no edit summary
1. Laurel Thatcher Ulrich, ''[https://www.amazon.com/gp/product/0679733760/ref=as_li_tl?ie=UTF8&camp=1789&creative=9325&creativeASIN=0679733760&linkCode=as2&tag=dailyh0c-20&linkId=a818f98524c020e5e923f1b310482750 A Midwive's Tale: The Life of Martha Ballard, Based on Her Diary, 1785-1812],'' (Vintage Books, 1990). This book is a classic. In it, Laurel Thatcher Ulrich contextualizes the "exhaustive, repetitious dailiness" of Martha Ballard's life.<ref name=''A Midwive's Tale''>[Laurel Thatcher Ulrich, ''A Midwive's Tale''], p. 9.</ref> Ballard kept a diary for more than 27 years, and Ulrich was able to create a clear picture of what life was like for in New England. Through her analysis of Ballard's diary, Ulrich covers topics from abortion and childbirth to rape. Ulrich's work is a rich resource for those interested in what average life looked like in the late 18th century.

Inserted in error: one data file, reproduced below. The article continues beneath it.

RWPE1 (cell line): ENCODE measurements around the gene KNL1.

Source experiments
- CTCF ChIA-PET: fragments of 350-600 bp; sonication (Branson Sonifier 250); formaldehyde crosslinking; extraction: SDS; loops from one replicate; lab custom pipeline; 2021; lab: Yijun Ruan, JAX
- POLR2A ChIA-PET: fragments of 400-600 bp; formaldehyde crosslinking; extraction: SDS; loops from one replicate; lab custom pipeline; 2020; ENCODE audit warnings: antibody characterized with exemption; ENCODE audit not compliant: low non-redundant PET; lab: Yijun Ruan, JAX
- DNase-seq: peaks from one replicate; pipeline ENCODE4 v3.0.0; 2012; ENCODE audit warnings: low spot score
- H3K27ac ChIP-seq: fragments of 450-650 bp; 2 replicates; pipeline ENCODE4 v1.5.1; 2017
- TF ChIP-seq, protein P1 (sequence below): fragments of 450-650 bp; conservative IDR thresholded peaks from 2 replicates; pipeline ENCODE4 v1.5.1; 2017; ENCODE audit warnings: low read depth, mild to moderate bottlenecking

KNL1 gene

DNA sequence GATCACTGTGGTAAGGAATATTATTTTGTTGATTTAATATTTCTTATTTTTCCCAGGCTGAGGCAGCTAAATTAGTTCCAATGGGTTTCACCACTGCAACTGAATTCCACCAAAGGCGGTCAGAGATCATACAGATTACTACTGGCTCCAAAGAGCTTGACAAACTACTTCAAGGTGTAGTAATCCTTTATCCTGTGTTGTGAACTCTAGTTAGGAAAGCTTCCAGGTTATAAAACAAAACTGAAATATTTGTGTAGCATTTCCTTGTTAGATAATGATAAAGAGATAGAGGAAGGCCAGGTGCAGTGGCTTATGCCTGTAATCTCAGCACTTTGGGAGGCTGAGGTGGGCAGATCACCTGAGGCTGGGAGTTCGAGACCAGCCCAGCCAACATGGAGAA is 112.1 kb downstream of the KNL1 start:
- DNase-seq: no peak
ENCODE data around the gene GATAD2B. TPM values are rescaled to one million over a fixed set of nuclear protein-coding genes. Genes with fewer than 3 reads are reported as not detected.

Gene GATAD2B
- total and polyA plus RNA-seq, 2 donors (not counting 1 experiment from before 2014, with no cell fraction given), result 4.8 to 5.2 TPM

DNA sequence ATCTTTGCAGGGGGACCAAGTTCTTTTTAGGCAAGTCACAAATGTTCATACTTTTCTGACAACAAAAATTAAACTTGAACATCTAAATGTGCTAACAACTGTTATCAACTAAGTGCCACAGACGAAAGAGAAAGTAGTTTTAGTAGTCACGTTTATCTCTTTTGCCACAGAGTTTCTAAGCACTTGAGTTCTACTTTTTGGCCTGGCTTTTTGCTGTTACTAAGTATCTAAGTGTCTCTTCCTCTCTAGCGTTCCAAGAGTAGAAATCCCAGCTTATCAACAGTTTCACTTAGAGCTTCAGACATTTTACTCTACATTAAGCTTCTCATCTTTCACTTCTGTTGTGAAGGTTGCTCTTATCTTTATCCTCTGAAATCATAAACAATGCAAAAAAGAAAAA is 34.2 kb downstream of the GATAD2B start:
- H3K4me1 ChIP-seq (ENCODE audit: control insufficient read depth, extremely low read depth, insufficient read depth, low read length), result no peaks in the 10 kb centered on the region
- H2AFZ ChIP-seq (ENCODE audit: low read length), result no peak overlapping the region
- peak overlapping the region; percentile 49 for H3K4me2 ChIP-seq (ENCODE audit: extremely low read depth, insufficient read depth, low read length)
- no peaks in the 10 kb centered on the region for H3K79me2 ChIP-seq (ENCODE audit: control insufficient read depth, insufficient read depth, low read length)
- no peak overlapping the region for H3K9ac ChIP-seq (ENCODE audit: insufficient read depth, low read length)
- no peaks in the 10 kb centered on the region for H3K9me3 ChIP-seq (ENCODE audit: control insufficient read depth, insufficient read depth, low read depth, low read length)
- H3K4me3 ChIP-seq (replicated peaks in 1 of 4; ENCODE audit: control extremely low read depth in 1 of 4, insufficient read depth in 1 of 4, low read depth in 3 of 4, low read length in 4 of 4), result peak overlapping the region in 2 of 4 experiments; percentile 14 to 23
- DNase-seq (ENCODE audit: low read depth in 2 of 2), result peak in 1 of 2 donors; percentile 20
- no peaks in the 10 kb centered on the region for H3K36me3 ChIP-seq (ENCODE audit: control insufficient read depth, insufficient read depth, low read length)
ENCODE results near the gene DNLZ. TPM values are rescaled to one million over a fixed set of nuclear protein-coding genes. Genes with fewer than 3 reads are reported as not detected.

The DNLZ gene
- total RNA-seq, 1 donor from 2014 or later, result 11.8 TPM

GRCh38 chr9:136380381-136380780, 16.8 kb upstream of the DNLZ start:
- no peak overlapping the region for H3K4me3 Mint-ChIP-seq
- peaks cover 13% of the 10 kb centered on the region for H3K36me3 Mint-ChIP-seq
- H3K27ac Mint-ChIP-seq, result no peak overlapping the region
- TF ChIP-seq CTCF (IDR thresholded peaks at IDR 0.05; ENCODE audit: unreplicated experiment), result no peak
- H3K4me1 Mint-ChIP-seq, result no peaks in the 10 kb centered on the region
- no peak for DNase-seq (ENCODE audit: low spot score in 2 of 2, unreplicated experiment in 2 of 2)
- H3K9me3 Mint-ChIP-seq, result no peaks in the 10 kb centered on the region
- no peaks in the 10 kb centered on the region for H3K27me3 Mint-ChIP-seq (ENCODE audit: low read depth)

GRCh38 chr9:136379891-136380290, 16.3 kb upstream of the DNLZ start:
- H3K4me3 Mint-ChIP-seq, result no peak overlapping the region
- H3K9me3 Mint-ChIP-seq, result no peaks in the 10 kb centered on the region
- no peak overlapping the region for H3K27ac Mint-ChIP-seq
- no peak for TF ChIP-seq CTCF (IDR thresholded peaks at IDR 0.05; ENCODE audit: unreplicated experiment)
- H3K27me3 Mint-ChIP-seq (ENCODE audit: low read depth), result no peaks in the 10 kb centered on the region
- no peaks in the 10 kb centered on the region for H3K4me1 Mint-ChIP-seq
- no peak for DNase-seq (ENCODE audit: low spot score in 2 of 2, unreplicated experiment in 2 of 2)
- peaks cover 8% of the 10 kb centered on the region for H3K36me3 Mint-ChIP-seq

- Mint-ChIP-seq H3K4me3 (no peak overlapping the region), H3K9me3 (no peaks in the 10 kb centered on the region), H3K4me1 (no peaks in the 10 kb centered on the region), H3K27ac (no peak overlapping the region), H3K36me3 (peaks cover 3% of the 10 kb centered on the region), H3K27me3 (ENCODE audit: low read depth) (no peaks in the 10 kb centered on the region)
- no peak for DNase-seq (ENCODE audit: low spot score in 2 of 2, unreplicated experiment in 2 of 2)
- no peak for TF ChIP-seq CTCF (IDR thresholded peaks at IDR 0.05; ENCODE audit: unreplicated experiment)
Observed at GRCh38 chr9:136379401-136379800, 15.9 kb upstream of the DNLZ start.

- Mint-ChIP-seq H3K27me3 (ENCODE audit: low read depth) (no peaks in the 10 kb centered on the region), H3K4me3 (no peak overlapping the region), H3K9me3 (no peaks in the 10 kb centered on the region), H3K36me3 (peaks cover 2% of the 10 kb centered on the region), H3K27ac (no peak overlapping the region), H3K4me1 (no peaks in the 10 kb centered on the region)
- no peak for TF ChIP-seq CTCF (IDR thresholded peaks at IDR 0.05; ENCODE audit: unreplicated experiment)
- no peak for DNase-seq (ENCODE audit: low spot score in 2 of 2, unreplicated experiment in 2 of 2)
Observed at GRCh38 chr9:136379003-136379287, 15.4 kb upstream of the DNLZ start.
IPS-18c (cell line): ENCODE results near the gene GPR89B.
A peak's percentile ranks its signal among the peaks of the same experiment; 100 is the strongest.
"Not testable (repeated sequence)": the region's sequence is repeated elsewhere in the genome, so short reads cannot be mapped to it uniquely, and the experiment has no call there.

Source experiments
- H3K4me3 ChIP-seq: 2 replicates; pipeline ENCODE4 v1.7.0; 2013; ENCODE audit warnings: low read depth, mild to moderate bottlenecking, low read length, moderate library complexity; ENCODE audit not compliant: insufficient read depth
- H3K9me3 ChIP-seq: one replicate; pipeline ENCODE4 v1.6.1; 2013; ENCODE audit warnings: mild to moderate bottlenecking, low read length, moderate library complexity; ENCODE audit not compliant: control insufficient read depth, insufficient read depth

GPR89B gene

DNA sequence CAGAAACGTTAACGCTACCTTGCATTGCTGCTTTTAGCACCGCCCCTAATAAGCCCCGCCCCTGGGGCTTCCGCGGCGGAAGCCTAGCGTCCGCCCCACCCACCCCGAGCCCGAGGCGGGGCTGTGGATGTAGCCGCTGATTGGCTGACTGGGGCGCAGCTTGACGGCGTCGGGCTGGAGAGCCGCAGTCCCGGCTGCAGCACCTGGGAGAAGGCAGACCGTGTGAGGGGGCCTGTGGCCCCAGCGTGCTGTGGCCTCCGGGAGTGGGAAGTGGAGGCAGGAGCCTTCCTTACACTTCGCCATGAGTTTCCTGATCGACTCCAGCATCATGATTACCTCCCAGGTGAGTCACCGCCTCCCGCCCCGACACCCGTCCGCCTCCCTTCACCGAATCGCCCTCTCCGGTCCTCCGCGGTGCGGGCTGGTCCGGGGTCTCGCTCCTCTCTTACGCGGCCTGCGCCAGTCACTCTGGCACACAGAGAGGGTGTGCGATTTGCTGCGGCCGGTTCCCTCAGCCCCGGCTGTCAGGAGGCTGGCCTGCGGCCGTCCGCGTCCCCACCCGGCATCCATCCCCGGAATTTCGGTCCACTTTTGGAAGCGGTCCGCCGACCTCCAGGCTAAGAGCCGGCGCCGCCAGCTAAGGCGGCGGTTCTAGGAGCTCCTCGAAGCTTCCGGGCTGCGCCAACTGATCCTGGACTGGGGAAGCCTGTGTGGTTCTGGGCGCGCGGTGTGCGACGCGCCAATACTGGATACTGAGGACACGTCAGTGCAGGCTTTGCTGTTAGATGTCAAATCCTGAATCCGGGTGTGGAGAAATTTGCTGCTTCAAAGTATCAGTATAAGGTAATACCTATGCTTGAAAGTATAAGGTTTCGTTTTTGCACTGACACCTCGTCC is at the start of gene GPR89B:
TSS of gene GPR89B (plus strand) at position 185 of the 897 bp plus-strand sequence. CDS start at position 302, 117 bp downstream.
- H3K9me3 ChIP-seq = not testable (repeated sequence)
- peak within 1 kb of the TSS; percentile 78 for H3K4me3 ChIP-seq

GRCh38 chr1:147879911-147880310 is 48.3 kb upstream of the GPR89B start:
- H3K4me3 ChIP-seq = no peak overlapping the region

2. Carol F. Karlsen, ''The Devil in the Shape of a Woman: Witchcraft in Colonial New England'', (W.W. Norton & Co., 1998). The history of witchcraft in colonial America is both eerie and fascinating. Part of our fascination stems from how intellectually frustrating this phenomenon--the Salem Witch Trials, for example--was, but also how dramatic colonists' responses to these witches were. Karlsen explores the history of witchcraft in colonial America with clarity. Expressing that the history of witchcraft ''is'' women's history, and our analysis of can shift when we explore for an explicitly gendered lens.
3. María Elena Martínez, ''Genealogical Fictions: Limpieza de Sangre, Religion, and Gender in Colonial Mexico'', (Stanford University Press, 2008). In ''Genealogical Fictions'', Martínez charts the rise of racial categories in Spain's colonies. Martínez details the origin of this system in the Iberian peninsula, then charts the transformations and problems that emerge when this system is imposed onto a diverse and distant population. One of the central pillars of this book is the focus on gender and sexuality. As a system concerned with biological reproduction, female sexuality was central to determining legitimacy, hierarchy, and purity. But Martínez goes even further to detail how gendered descriptions were fixed to colonized peoples--ultimately cementing their fixed positions in the Spanish racial hierarchy.